Michigan Airmen Assist Orphanages During African Deployment

  • Published
  • By TSgt. Dan Heaton
  • 127th Public Affairs
Deployed to Ghana for a training mission, Airmen from the 127th Civil Engineering Squadron paid a visit and dropped off donations at an orphanage and a center that assists the children of women who have been rescued or have escaped from human traffickers.

"How can you not help but feel that you must do something for these children," said Major Tom Sierakowski, the officer in charge of the deployment.

The 127th CES is a part of the Michigan Air National Guard, based at Selfridge Air National Guard Base. The Citizen-Airmen of the Air National Guard generally work one weekend per month at the base and spend about two weeks on active duty. In addition, Guardsmen are always on-call in their role as America's modern-day Minutemen.

The 127th CES deployed to Accra, the capital city of Ghana, in west Africa, to work with the Ghana military to perform a major rehabilitation of a training building used by the Ghana air force. Anticipating the trip to Ghana, Sierakowski worked with the Flint, Mich., chapter of the Safari Club International, to bring two large bags of supplies to the organizations in Ghana. Once the 127th CES arrived in Ghana, the Airmen worked in conjunction with the U.S. Embassy to determine some of the needs of the orphanage and took up a collection to purchase items locally to support the organization.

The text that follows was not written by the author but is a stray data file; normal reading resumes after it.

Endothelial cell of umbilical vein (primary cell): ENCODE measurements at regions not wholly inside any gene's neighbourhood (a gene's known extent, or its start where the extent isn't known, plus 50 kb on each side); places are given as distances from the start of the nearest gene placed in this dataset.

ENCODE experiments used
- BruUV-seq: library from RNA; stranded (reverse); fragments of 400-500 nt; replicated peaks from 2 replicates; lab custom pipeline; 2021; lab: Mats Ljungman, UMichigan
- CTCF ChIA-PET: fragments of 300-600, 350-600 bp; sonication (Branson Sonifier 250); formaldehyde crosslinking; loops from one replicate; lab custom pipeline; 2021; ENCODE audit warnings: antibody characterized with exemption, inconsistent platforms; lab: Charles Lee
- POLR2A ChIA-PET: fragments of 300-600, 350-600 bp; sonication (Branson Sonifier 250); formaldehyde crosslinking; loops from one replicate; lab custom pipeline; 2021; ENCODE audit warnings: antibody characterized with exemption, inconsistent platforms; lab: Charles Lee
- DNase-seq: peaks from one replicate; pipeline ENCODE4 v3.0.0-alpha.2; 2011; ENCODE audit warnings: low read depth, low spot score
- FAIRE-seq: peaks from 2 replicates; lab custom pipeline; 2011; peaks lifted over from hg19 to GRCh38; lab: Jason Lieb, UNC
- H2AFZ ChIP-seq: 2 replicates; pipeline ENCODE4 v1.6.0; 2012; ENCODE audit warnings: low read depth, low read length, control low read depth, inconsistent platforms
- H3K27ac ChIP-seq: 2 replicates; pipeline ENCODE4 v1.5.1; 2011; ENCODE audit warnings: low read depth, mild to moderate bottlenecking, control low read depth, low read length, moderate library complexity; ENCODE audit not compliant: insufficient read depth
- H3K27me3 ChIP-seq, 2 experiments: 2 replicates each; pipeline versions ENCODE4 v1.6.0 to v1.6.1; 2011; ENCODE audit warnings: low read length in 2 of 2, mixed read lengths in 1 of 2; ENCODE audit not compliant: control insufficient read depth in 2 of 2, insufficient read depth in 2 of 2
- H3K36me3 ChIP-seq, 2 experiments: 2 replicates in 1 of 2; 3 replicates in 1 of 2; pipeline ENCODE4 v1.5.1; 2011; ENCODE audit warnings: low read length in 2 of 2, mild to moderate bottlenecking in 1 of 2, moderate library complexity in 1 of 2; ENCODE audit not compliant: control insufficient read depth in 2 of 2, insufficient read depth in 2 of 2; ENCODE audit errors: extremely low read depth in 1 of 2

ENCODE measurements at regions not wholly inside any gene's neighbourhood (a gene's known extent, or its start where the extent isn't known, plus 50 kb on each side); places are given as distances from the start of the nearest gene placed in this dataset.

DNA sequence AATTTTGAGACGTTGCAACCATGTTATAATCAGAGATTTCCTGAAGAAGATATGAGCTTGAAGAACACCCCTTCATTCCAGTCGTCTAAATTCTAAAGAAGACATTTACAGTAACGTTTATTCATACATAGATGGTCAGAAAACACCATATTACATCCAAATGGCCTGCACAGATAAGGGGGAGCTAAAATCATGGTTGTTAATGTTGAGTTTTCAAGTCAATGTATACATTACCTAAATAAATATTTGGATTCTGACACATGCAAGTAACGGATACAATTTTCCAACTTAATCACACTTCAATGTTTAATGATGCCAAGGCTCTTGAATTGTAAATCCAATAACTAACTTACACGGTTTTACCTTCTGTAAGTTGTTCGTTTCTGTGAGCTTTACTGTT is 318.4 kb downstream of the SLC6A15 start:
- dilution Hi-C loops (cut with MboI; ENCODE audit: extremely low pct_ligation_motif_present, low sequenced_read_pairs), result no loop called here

Master Sgt. Lisha Lewis visited both of the facilities to learn their specific needs and to arrange the visit by the Michigan Airmen.

"Their list of needs ranged from flip-flops for the children to wear all the way up to a new vehicle," Lewis said.

Technical Sgt. Emory Sims, one of the Airmen who made the visit to help drop-off the donation, said visiting the orphanage was a reminder of the many things that Americans take for granted.

"It was just amazing to see 250 children all living in that one orphanage," said Sims. "The children were eager just to get to speak with an American."

The trip to Ghana was the first time many of the 127th Airman had ever visited Africa. During the 15-day journey, the Airmen enjoyed one day off in Africa and many took advantage of the day to visit Cape Coast Castle and the infamous "Door of No Return" where thousands of African slaves were loaded on to ships for the so-called "Middle Passage" journey to be used as slaves in the Americas. The castle recently added a new feature - a small commemorative plaque that recalls the 2009 visit to the castle by President Barack Obama and his family.

It is likely that more Michigan Guardsmen will be visiting Africa in the future. The Michigan National Guard recently began a partnership with Liberia, which borders Ghana, under the Partnership for Peace program, in which U.S. state National Guards partner with the military of emerging nations. Michigan has long enjoyed a partnership with Latvia, which will also continue. Ghana recently became a partner with North Dakota, which helped organize and worked with Michigan on the trip to Ghana.